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Talking to Your Parents

Talking to Your Parents

Sure, you talk to your parents, but what if you need to really talk? Maybe you have a problem you can't solve alone. Or it could be that you want to feel closer to your Mom and Dad.

It's easy to say "Hi, Mom" or "Dad, can you pass the potatoes?" It can be harder to start talking about personal topics. Still, it's good to confide in your parents. In fact, it can help a lot.

Be Brave and Start Talking

Let's face it, talking about personal stuff can feel embarrassing. But remember, your parents know you pretty well  and they were your age once, too! So don't let a little embarrassment stop you. It's OK to go ahead and share what's on your mind. 

Some kids might think if they share a problem, they'll make a parent worried or upset. But your mom or dad can handle knowing about your problem, big or small. If they look concerned, it just means they care, and that they feel for you. 

Some kids might not bring up a problem because they just don't want to think about it  and hope it will just go away. But sweeping a problem under the rug hardly ever solves it. And bottling up your feelings can make you feel stressed.

Talking things over with a parent can help you feel less stressed. Together, you can think of ways to cope, solve the problem, and feel better. Just knowing your parent understands and cares about what you're going through can reduce your stress a lot. 

How to Start

Do you need to talk about something important? Try these tips: 

  • Decide who you want to talk to. Do you want to talk to your Mom, your Dad, or both of them? Do you want to talk to a grandparent? An older sibling?

  • Pick a good time and place to talk. Any time you're together can work. For example, when you're walking the dog, helping with the dishes, or driving in the car.
     
  • Think about what you need. Do you need your parent to just listen and understand what you're going through? Do you need permission for something? Do you want advice? Do you need to talk about trouble you're in?

  • Think of what you'll say. You can get started by saying things like:

    "Mom, I need to tell you about a problem I'm having."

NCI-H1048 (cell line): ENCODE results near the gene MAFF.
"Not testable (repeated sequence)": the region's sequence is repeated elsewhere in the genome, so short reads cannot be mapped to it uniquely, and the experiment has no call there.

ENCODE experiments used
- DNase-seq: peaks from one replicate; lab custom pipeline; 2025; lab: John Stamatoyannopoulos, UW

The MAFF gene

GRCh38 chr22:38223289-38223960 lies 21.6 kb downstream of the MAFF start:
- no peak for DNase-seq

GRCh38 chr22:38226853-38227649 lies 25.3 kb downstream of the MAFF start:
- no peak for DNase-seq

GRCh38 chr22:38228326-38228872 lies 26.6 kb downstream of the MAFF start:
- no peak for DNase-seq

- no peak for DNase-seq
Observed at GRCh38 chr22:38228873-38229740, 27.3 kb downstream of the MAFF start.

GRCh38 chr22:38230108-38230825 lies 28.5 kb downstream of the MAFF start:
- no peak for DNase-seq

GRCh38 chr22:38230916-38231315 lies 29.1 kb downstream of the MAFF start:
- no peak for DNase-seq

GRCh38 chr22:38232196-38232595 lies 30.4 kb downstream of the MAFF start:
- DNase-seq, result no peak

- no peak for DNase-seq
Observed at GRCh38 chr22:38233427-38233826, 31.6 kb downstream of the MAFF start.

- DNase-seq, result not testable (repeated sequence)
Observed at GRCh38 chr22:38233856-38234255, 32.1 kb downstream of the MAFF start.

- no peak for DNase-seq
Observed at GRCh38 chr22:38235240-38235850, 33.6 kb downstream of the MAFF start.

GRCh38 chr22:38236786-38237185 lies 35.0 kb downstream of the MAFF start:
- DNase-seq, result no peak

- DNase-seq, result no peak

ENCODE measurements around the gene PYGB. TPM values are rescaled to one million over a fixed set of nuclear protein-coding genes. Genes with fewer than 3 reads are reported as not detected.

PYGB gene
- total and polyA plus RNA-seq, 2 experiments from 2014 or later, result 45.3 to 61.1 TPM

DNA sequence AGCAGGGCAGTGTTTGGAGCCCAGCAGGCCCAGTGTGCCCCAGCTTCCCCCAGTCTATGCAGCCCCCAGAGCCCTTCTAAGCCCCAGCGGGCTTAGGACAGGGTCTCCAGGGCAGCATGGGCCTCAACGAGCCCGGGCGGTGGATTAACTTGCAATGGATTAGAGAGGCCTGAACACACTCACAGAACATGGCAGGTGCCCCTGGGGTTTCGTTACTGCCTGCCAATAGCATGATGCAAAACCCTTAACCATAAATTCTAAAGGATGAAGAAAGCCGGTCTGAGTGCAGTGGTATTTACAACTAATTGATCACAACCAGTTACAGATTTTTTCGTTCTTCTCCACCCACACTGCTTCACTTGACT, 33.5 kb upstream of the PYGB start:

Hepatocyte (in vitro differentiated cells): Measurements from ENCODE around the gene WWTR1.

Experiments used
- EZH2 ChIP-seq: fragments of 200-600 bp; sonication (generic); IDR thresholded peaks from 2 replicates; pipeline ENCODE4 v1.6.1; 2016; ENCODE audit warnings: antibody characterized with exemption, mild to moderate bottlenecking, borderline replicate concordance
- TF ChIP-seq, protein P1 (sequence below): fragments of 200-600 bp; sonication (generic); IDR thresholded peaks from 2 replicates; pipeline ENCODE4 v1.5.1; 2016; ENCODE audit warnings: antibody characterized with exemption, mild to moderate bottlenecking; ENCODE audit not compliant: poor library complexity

"Dad, I need to get your permission to go on a class trip next week. Can I tell you about it?"

    "Grandma, I need your advice about something. Can we talk?"

    "Mom, I did something I know was wrong. You might be mad, but I want to fix things, and I need your help. Can I tell you?"

Once you get started, your mom or dad will listen and talk, too. Then you can have more of a back-and-forth discussion.

Communication Tips

Explain your situation. Give details that can help parents understand your situation. Explain what you think, feel, and want.

Be honest. If you're always honest, a parent will be likely to believe what you say. If you sometimes hide the truth or add too much drama, parents will have a harder time believing what you tell them. If you lie, they'll find it hard to trust you.

Try to understand their side. If you have a disagreement, can you see your parents' side? If you can, say so. Telling parents you understand their side helps them be willing to see yours, too.

Try not to argue or whine. Use a tone that's friendly and respectful. That makes it more likely parents will listen and take what you say seriously. It also makes it more likely that they'll talk to you in the same way.

Share the good stuff, too. Make it a habit to talk to your parents about things besides problems. Share what goes well for you, too. Tell them about a good part of your day, a grade you're proud of, or a funny joke a friend told you. Talking helps you be close and enjoy each other more.    

What if It Doesn't Work?

Most of the time, you and your parents can have a good talk and make at least some progress. But for some kids, it might not work out. Some parents have troubles of their own. Others just can't be available in the ways their kids need and deserve. Others have a hard time being flexible.

If you can't talk to your parent, seek out other adults you can trust. Find a relative, a teacher, or a counselor who will listen, understand, encourage, believe in you, and care. Then follow all the tips above to get the most from your conversation with that person.

Reviewed by: D'Arcy Lyness, PhD
Date reviewed: August 2016

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Note: All information is for educational purposes only. For specific medical advice, diagnoses, and treatment, consult your doctor.

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